We’ve already gone through several incarnations of the Vatican II lectionary, and what it has established is this: I/my parish/our worship committees can change the liturgy at will. We decide, and in our hubris are free to jettison the things that have been handed down to us. And so: The Kyrie is optional. The Gloria is optional, but in virtually every place, is displaced by “This is the feast of victory FOR our God.” The salutation? Altered to destroy the doctrine of the ministry. The collects? Changed. The readings? Changed. The season of pre-Lent? Gone. The Communion liturgy? In a great many places, condensed down to the Verba, spoken by an auctioneer on steroids. The Sacrament? Distributed by laymen and -women. The Nunc Dimmittis? Replaced by a Coca-Cola ditty. And so, in a generation, the memory of the past is almost erased. A new, Ablazing Mauve empire shall arise from the ashes of the traditional liturgy.

    And in this time, the preaching has become so vapid that laypeople know almost nothing of the faith. I am astonished at the ignorance of people who come from other LCMS churches. They have not been taught the Catechism, and the language of the liturgy is unrecognizable to them. They are proudly, arrogantly illiterate of our doctrine and practice.

    Changing the readings is part of this whole structure that demands man be in charge and that we jettison the tradition. It is a radical break from the past, and so as long as there are Historic Lectionary advocates around, they must be mocked and derided because they are a reminder that the emperor has no clothes. Meanwhile, the liturgical “experts” declare that despite years of declining membership, increased Biblical illiteracy, and rampant immorality among clergy and laity, somehow more innovation will improve matters.

    Where this is leading, ultimately, is to complete chaos, where everyone does what is right in his own eyes. Do we not already see this circling about us? Like you, Todd, I am utterly astonished that otherwise confessional pastors in our midst cannot see how destructive this is to the unity of the church and the confession of the faith. But then, the entire structure is now against them. It takes some testicular fortitude to thumb your nose at what the “experts” say we must do, and what CPH and the seminaries demand we use, on pain of being “taunted a second time.”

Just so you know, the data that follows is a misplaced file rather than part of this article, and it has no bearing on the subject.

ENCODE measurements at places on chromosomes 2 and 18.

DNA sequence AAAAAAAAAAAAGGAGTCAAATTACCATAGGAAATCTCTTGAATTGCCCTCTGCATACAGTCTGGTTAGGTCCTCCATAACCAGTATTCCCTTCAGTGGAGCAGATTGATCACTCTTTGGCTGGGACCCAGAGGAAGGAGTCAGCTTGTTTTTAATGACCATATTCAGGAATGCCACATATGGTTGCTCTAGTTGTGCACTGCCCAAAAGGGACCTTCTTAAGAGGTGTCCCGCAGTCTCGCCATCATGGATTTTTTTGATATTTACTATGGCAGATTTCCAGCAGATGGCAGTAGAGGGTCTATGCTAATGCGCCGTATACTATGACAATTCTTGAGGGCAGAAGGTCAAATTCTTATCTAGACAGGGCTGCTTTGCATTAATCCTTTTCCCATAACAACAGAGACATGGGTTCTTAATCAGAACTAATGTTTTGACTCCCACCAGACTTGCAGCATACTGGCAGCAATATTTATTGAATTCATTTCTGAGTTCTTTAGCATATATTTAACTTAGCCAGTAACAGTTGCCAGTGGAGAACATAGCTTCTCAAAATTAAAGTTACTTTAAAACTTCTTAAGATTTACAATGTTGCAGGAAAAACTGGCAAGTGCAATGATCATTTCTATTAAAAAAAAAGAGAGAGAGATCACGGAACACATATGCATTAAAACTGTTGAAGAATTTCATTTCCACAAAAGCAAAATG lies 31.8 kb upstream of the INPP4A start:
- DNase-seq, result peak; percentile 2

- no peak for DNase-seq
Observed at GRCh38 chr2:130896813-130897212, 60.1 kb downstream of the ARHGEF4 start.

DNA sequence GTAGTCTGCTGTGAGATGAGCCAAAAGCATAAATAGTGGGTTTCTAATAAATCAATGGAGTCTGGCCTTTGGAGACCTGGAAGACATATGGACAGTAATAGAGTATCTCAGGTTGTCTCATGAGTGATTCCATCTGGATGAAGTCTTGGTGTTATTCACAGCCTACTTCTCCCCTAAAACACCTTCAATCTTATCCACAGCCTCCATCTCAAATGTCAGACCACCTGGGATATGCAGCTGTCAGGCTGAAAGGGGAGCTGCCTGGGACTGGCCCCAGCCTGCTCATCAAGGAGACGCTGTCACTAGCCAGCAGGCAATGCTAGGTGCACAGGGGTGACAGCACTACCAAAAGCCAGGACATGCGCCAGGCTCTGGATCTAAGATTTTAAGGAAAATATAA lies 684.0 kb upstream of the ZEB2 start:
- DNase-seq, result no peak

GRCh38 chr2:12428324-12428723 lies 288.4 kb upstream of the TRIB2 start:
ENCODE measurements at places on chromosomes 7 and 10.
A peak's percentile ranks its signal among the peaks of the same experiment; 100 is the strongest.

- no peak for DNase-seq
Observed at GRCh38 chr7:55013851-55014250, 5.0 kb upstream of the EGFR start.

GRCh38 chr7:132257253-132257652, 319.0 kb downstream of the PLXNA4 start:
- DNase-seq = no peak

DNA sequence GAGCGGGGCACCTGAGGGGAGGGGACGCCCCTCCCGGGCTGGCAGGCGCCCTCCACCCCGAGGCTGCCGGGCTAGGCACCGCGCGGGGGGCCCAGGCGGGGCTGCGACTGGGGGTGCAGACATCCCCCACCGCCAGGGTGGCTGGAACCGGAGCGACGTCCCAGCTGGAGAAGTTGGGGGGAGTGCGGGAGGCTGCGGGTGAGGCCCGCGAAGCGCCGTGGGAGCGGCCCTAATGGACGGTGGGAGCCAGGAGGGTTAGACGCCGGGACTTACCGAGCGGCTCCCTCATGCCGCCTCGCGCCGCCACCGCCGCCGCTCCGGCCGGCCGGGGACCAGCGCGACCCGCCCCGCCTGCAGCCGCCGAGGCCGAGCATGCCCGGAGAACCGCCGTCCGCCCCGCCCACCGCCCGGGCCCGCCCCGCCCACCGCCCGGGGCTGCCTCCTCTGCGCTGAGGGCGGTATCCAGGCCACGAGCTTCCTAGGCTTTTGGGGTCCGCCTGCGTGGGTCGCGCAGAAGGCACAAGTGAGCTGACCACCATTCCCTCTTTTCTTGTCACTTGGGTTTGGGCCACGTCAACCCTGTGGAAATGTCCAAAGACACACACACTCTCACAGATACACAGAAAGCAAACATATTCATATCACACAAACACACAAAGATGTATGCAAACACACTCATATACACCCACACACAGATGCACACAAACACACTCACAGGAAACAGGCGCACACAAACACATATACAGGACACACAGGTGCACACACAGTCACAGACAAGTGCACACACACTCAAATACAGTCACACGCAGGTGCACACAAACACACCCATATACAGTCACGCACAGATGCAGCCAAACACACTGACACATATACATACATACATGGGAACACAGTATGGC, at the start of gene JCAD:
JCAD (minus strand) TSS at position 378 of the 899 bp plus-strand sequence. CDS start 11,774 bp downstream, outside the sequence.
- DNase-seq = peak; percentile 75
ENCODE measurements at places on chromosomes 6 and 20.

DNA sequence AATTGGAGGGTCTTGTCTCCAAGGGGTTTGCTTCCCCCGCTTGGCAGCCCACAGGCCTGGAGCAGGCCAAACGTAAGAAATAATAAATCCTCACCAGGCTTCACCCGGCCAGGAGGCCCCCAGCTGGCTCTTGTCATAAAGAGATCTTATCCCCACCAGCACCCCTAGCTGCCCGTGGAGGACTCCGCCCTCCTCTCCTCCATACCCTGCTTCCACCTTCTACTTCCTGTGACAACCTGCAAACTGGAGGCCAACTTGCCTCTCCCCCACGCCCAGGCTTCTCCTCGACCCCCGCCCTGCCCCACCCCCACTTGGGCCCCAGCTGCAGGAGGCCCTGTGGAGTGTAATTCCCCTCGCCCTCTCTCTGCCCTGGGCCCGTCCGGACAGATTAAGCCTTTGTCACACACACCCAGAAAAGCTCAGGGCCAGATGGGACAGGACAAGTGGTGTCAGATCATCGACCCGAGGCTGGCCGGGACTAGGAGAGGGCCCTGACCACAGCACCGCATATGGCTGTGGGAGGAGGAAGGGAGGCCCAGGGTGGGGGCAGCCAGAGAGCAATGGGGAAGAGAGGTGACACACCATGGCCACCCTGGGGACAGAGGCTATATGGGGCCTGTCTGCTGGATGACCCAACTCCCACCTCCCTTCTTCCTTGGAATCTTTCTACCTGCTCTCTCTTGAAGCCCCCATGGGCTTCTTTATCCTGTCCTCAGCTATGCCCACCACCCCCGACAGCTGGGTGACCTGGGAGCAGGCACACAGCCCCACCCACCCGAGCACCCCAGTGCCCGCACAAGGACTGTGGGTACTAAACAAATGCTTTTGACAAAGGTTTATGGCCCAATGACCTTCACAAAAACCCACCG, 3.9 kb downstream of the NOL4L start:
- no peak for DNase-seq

Happy Thanksgiving.

  5. First I want to say that anything said after this is not without a sincere appreciation for the efforts that both of you are making in preserving our heritage and improving catechesis for all of us in the LCMS…

    Personally, I have no hostility toward either lectionary, and I am more than willing to grant that it would be BEST for us to use the historical lectionary, the historical liturgy, the historical liturgical calendar, etc. It would also be great if we used the same Biblical translation, the same hymnal, the same language (provided we could all understand it), and it would be completely awesome to have the festival days determine our holidays, so that the life of the church ran through our days and our nights, our family lives, etc. It would be best, but I guess the question is, is it IMPERATIVE.

    It may well be that the destruction of our unity in practice has been damaged by the change in lectionaries…but looking at the 20th century history of the LCMS, it looks like that damage was happening well before Vatican II offered another lectionary and our Synod revised and embraced it.

    I also have faith in God’s promise in 1 Timothy 3:16 “All Scripture is given by inspiration of God and is profitable for doctrine, for reproof, for correction, for instruction in righteousness.” It doesn’t have to be the same in every congregation for the Holy Spirit to use it to build up His Church.

    Not every confessional pastor or layman recognizes that the lectionary is important because they are struggling with just getting any lectionary used, or any good hymnal used, or closing the Table to those who do not believe or who are not catechized, getting their flock to learn more of their heritage or learn to appreciate the Common Cup, even as an option. There has to be a starting point.